After my oldest son bought his first house, he told me that when he was growing up, he always thought I did chores around the house because I was bored. After he bought the house and became a homeowner, though, he realized it wasn’t because I was bored…it was because there was always something that needed done.
You only buy your first house once, and it’s a learning experience. The odds are, when your inspector went through, you were given a list of things that could use improvement. Here are a few other things I recommend doing after you start to get settled.
1. Find Your Water Main Valve
Learn where the main water valve shutoff is. When that first pipe bursts, you’ll be glad you know exactly where you have to run. And the electrical shutoff, too. That will be in the breaker box, which the former owners or the inspector should have pointed out to you.
2. Put Your Drain 6ft away from your house
Unless it’s running downhill already, you want the water that drains off of your gutters to drain out six feet away from your house. Pooled water and a foundation don’t get along.
3. Check the insulation in your attic
Get up in your attic and check the insulation. Spread it out if you need to, or add more. You’ll be amazed at the amount of money you’ll save with good insulation.
4. Replace your furnace filter
The last thing the folks that sold their house to you were thinking about is a tiny little project like that. Invest in some filters, and figure out which ones will work best for you. Don’t forget your water filters in the fridge to assure that you have clean air and water for your new home. Check out the 5231JA2002A water filter to see if it works with your fridge.
5. Wrap your exposed pipes in insulation
They’re probably in the basement, if you have one, or maybe the garage. Wherever they are, buy some foam insulation covers and wrap them up. Throw a thermal blanket over your hot water heater, too. The more insulated it is, the less heat it’ll lose (and the more money you’ll save).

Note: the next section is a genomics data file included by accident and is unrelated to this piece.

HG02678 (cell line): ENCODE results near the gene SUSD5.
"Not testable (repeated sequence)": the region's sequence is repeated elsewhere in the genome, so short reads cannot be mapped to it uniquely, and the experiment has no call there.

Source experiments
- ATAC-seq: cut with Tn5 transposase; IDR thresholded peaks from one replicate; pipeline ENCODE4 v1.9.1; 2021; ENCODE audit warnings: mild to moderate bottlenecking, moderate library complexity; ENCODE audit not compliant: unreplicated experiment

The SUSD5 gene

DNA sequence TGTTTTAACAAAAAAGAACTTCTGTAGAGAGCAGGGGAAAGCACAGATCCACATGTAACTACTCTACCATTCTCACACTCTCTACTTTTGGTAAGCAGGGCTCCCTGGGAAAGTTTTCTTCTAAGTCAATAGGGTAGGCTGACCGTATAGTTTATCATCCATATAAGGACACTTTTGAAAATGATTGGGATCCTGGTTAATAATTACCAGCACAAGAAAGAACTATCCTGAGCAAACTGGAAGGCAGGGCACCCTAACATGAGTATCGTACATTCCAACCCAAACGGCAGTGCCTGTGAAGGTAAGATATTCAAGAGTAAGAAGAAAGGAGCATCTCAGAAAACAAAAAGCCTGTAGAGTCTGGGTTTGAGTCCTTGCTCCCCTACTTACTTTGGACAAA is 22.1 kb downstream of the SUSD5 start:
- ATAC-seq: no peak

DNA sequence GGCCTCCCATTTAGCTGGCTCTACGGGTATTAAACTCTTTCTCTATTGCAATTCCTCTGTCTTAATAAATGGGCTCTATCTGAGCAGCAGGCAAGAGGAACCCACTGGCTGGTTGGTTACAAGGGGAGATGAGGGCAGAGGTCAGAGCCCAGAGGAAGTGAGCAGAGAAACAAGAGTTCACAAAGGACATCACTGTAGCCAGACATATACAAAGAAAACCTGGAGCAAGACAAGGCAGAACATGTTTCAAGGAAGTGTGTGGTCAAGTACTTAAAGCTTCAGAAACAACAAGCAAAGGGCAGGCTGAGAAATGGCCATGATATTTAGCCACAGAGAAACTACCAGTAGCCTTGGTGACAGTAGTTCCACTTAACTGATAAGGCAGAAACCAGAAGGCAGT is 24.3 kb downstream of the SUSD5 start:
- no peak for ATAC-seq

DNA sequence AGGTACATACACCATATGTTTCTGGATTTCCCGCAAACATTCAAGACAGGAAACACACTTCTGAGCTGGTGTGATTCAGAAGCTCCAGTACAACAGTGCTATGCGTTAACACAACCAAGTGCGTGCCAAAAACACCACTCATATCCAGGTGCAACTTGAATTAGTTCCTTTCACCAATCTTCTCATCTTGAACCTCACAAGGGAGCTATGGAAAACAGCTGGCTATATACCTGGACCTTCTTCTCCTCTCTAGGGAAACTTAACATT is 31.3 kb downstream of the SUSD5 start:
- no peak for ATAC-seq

6. Seal your windows
Old houses are drafty, and if they’ve got old windows, those will be drafty, too. In the winter, be prepared to seal them up with some removable caulk, or big sheets of see-through plastic. They’ll keep your house a little warmer.
7. Check for leaks
When you get your first big rain or snow thaw in your new house, check all over for leaks. Check every inch of the ceiling you can see and make frequent trips down to your basement. If you have a sump pump, make sure it’s working.
8. Fix it yourself
Don’t be afraid of fixing things in your house. You don’t even know the amount of money you’ll save by taking the time and learning the skills you need to fix things yourself. That said, make sure you do plenty of research before you try to do anything you haven’t done before. And take it slow.
9. Know when to call a professional
At the same time, don’t be afraid to call in a professional. I’m pretty hesitant to mess with electricity, myself—one shock was all I wanted—so I’ll pony up the money on an electrician if I need to.
10. Expect to spend money
Projects cost money. Don’t expect to try and remodel your bathroom on the cheap. And make sure you’ve got the money budgeted before you even start. Remember, your house doesn’t care how much you just spent remodeling the bathroom—the basement will still flood if it wants to. Have money put back for emergencies.
Image courtesy of Vichaya Kiatying-Angsulee / FreeDigitalPhotos.net